It is impossible to reach a large number of undocumented migrants face to face in one place at the same time, at least in Finland. We therefore decided to provide two options for the survey. One option was a traditional paper questionnaire. After completing it, the respondent could send it to our university using an attached anonymous prepaid envelope, or leave it in a specific secure place to which a specific person was instructed to take the questionnaires, thus maintaining confidentiality. We would later collect the completed questionnaires from these places. The other option was an anonymous online survey, completed using a computer, tablet, or mobile phone. The online answers were transmitted to a database as soon as the respondent started to answer the survey, but no information about the sending device was traceable. Unfortunately, the program we used (Webropol) does not support Farsi, so the Farsi questionnaire was only available on paper.

Another challenge in conducting a survey is that researchers cannot be sure who answers the survey (i.e. whether he/she is an undocumented migrant or not; see the following sections). Distributing the paper survey randomly to many places, or advertising the online survey on various social media sites, could have attracted all kinds of migrants, including regular migrants and asylum seekers. In addition, the survey could be disturbed by people (including internet trolls) who were opposed to undocumented migrants and could give fake answers, pretending to be undocumented migrants (although this would require consistent answers from such respondents).

The survey consisted of 92 questions, of which 55 were multiple choice (yes/no, I agree, I don’t know, and I disagree); 28 were semi-open-ended (e.g. asking about age, country of origin, or current employment); and 9 were open-ended (e.g. asking what they liked most or least about Finland). After the introduction, the survey asked simple questions about the respondent’s background, such as his/her gender, age, education level, country of origin, and so on. That was followed by a section in which the respondent was asked about his/her journeys to and within Finland, then about his/her everyday life (accommodation, work, family, social networks), use of the internet and social media, the asylum process in Finland, and future migration aspirations. Finally, open-ended questions asked about respondents’ experiences in Finland and any other issues they would like to mention.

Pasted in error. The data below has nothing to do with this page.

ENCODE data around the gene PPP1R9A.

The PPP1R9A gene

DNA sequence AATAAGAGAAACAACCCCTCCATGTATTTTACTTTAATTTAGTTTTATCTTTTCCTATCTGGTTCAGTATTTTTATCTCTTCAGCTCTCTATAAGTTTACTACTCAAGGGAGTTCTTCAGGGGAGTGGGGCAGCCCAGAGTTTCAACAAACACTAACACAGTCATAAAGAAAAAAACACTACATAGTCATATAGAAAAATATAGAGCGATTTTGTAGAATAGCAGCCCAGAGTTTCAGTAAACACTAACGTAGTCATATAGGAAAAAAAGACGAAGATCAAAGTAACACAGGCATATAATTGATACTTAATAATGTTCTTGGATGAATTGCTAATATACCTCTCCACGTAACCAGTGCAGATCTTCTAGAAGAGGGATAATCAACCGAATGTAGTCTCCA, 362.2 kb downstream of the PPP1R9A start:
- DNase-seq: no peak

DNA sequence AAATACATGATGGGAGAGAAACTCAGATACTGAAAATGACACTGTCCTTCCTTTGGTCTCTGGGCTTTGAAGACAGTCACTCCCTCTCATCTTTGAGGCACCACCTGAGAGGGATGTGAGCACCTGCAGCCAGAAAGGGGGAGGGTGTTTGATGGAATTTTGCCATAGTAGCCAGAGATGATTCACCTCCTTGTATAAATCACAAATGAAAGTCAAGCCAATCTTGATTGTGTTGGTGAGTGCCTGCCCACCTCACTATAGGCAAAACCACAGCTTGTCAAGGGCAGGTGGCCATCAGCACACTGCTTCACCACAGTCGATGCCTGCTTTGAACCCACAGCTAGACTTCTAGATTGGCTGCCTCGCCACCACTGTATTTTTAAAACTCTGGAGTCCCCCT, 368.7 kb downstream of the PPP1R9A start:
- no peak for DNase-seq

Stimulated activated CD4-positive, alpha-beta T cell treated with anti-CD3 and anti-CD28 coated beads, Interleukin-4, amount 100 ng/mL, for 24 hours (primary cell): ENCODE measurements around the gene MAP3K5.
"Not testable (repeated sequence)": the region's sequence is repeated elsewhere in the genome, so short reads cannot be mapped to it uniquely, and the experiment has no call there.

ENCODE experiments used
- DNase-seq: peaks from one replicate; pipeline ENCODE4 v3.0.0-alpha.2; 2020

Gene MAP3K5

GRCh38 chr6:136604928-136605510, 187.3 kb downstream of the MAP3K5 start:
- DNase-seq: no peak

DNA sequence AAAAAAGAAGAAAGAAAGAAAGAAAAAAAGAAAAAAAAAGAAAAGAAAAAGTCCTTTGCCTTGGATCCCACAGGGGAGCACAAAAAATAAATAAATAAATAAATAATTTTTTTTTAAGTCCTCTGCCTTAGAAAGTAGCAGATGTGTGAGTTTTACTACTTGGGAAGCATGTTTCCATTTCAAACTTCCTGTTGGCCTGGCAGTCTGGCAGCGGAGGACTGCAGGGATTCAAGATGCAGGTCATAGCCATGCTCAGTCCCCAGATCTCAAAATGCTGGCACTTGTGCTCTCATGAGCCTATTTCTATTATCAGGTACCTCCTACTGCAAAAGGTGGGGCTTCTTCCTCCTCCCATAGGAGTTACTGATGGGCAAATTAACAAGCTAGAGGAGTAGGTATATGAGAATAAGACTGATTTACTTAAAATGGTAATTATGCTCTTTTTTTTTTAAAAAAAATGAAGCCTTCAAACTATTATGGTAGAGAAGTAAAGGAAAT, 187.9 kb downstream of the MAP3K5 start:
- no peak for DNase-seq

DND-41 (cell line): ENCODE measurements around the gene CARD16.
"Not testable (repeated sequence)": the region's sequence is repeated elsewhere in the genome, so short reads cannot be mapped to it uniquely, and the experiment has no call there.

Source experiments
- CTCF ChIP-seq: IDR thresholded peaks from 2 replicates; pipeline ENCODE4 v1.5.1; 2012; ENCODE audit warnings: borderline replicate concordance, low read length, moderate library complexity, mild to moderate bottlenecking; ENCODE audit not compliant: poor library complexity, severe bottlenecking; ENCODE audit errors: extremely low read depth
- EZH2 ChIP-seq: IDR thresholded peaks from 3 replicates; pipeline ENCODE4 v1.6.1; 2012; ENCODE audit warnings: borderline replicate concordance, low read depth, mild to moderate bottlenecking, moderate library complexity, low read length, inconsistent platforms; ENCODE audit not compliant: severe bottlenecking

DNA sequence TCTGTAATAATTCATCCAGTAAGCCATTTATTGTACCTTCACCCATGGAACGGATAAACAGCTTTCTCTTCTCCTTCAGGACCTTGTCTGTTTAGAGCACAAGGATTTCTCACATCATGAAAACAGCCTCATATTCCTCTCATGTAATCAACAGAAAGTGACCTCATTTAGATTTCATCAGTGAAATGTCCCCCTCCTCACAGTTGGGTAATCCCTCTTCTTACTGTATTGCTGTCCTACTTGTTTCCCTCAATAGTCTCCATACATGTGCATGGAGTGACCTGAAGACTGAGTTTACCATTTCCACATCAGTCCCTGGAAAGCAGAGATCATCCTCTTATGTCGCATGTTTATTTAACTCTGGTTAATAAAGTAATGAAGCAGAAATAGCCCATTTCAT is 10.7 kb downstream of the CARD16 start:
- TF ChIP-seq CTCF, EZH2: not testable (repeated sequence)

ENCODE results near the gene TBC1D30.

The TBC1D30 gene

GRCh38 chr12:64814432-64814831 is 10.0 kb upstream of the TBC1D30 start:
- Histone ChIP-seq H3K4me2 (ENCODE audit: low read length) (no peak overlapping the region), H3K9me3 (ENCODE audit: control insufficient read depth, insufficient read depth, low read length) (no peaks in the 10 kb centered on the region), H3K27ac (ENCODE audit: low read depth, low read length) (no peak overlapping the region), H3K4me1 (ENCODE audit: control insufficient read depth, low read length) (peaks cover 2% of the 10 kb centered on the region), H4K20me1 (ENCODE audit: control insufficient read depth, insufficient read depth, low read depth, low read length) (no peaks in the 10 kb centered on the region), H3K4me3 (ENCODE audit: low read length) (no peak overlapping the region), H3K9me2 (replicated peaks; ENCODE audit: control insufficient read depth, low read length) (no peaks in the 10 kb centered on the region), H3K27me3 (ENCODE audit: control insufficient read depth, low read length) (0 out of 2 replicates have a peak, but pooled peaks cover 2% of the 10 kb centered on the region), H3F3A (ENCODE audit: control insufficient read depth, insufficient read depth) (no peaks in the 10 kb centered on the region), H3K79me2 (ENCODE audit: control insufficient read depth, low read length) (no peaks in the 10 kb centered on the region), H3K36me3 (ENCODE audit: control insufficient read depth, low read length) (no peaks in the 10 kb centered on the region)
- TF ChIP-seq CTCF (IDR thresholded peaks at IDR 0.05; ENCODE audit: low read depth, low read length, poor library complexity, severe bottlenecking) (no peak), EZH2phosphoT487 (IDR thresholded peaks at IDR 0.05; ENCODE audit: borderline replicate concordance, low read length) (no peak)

As previously stated, the research team conducted a survey between October 2018 and January 2019. It took more time than expected, so the time span became rather long. Regarding the online survey, the link was sent out in November 2018 to the immigration services of all municipalities in Finland. It was also sent to the email addresses of Global Clinic (in Helsinki, Turku, Tampere, Lahti, Joensuu, and Oulu), an organization providing healthcare for undocumented migrants; Red Cross Finland; the Helsinki Deaconess Institute; the Evangelic Lutheran Church of Finland, and several other relevant NGOs and private citizens we knew were dealing with undocumented migrants. The link was also published on selected social media channels, in particular Twitter and Facebook (with postings in the languages spoken by the undocumented migrants). Some of the public authority and NGO receivers of the link informed undocumented migrants about the survey, but many did not, for various reasons.

The paper survey was distributed in the national capital, Helsinki (which is the main location of undocumented migrants in Finland), and its surrounding area, including the large cities of Espoo and Vantaa, which also host many undocumented migrants, as well as in Turku and its surrounding area (in which there are some undocumented migrants, though to a lesser extent). Some questionnaires were directly distributed, day and night, by the researchers in key places where undocumented migrants gathered (the places cannot be named here for security and ethical reasons). Questionnaires were distributed appropriately at the discretion of the selected NGOs, civil servants, and community and social workers.